Anyway, I'd delete my original comment, but evidently too much time has elapsed.

Serves me right for writing "Clearly" :)...Hopefully at least the life expectancy link in it was informative.

It was informative still- I was surprised that the average lifespan was only 45. It does make some sense I suppose: penicillin was still thirty years away and there wasn't a single vaccine yet.

The vaccine had been invented more than 100 years prior to 1900. I'm not sure how wide-spread they were at that point, but the vaccine was invented some time in the 18th century. Antibiotics -- you're right, not discovered yet in 1900.

I stand corrected. Wikipedia lists some interesting proto-vaccines in the 1800s and earlier (including one for smallpox). There was a major increase in the availability and breadth of vaccines in the 1900s, but a lot of groundwork was already laid before that. Thanks for the correction.

In fairness, I thought that when I read that line too - it seems almost too perfect. Goes to show that, despite all the quotes about world markets for five computers, sometimes yesterday's futurologists were right.

#2 ... He will live fifty years instead of thirty-five as at present

I didn't like mortality rates were that bad in 1900 USA.

Horrible chart junk, but credible domain ( http://www.nsf.gov/news/speeches/colwell/rc02_asm_keynote/sl... ) puts life expectancy in 1900 around 45 years.

"Prediction #16: ... Spelling by sound will have been adopted, first by the newspapers."

Language varies too much and too quickly. Wasn't that why we adopted spelling in the first place?

A spelling reform for the English language was probably the craziest prediction... :-)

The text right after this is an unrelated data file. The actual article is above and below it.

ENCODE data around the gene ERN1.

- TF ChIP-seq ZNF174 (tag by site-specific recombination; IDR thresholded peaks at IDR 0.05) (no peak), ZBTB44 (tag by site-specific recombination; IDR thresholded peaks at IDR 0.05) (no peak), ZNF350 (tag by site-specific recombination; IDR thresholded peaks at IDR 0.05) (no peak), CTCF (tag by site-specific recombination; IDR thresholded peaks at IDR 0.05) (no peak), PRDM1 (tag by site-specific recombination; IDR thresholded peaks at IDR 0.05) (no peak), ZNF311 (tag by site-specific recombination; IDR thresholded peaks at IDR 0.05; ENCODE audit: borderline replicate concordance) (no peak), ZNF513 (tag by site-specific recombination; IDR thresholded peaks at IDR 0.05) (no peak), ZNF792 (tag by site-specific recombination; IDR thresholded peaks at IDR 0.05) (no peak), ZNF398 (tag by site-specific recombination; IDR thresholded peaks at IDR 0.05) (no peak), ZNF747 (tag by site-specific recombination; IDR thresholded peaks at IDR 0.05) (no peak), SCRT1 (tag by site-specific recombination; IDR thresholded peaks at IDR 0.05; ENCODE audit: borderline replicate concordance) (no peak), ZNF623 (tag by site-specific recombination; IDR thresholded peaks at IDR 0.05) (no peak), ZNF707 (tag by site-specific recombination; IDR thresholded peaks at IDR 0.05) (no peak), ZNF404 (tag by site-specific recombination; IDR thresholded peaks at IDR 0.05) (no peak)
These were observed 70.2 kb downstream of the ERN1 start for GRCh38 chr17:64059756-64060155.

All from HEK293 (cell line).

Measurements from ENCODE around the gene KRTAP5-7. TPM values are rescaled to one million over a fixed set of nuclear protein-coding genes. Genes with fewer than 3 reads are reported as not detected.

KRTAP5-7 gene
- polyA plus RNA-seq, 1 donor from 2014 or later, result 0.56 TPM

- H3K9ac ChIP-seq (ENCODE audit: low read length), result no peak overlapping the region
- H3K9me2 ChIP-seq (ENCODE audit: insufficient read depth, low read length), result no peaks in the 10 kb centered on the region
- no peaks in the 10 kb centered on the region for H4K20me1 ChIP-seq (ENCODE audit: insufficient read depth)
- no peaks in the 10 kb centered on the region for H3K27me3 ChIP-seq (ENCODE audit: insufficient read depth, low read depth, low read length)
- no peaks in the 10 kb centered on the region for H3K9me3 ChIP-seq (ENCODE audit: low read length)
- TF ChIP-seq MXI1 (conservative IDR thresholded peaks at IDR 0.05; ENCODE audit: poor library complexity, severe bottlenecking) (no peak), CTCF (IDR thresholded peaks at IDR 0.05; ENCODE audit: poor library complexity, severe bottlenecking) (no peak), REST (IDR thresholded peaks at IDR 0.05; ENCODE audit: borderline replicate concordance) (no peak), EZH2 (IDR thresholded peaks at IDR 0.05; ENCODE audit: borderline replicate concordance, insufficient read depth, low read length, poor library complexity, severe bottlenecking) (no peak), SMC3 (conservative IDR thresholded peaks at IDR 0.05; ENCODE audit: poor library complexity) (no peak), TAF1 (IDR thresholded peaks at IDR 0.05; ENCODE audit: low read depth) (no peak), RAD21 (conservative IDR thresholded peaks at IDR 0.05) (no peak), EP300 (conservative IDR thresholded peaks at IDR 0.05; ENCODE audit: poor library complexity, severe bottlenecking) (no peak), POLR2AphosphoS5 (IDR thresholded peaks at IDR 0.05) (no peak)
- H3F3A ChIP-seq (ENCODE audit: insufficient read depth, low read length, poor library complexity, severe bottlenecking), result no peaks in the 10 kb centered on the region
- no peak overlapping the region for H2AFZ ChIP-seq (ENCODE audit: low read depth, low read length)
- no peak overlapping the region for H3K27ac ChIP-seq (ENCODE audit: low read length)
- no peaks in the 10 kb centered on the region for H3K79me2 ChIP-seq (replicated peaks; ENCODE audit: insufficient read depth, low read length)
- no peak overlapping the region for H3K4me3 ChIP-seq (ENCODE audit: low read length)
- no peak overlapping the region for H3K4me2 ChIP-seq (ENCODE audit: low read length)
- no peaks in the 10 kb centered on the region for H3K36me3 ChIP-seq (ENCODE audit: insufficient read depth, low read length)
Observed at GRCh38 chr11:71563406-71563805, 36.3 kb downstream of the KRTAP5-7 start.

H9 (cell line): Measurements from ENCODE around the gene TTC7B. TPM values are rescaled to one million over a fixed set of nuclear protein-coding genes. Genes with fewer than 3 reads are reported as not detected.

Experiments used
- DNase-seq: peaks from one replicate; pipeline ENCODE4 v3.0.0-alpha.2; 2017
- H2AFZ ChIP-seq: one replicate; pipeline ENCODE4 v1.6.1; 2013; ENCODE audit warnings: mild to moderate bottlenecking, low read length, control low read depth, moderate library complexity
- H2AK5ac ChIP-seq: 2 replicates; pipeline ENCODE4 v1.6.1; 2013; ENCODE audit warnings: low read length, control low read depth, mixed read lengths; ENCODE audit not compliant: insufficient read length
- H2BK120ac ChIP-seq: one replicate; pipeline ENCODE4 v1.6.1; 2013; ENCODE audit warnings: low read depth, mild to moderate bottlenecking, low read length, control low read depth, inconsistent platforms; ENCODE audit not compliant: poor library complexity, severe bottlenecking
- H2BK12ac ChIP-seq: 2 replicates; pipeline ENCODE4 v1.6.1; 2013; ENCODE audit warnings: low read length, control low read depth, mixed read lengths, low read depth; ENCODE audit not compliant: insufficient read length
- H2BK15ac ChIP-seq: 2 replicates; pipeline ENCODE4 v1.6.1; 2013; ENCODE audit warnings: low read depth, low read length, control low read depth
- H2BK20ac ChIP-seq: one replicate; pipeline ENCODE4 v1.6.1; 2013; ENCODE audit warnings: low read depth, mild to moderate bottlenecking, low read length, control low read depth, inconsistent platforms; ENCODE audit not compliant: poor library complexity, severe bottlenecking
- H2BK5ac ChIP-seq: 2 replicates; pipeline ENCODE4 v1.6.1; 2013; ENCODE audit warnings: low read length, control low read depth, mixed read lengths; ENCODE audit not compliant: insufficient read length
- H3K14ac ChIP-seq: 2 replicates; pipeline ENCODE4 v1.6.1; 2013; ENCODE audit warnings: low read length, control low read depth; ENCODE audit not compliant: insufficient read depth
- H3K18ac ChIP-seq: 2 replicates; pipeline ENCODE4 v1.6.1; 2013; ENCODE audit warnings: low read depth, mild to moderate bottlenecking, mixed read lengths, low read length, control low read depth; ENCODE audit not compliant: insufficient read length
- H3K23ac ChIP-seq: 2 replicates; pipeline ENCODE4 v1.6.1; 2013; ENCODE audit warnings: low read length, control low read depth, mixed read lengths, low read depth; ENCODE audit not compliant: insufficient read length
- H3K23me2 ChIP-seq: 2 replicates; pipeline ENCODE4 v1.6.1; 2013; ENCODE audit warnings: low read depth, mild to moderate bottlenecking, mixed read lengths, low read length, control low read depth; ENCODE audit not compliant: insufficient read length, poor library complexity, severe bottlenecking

Some languages, like Swedish and Finnish, had spelling reforms in the 19th century and are (more or less) trivial to pronounce from the spelling.

Today, it would be much, much harder to do a really big spelling reform even for Swedish which should be a fraction of the problem size for English. For a few generations you'd have to teach people to read/write both spelling standards. In the 19th century Sweden, most people only read a couple of religious books (they had to).

A spelling reform might be easy to do in a generation when the e-books have taken over. Just use automatic filters (not real translations -- grammar is the same) for English spelling standards in office programs, web browsers, etc.

Article editors will be as lax as today ... #13 == #26

"The trip from suburban home to office will require a few minutes only. A penny will pay the fare." Ha! That very well may have been true if we didn't wreck our economy with fiat currency.

What's a 1900 penny worth today? My commute is only a couple of bucks - with inflation considered, it might be close.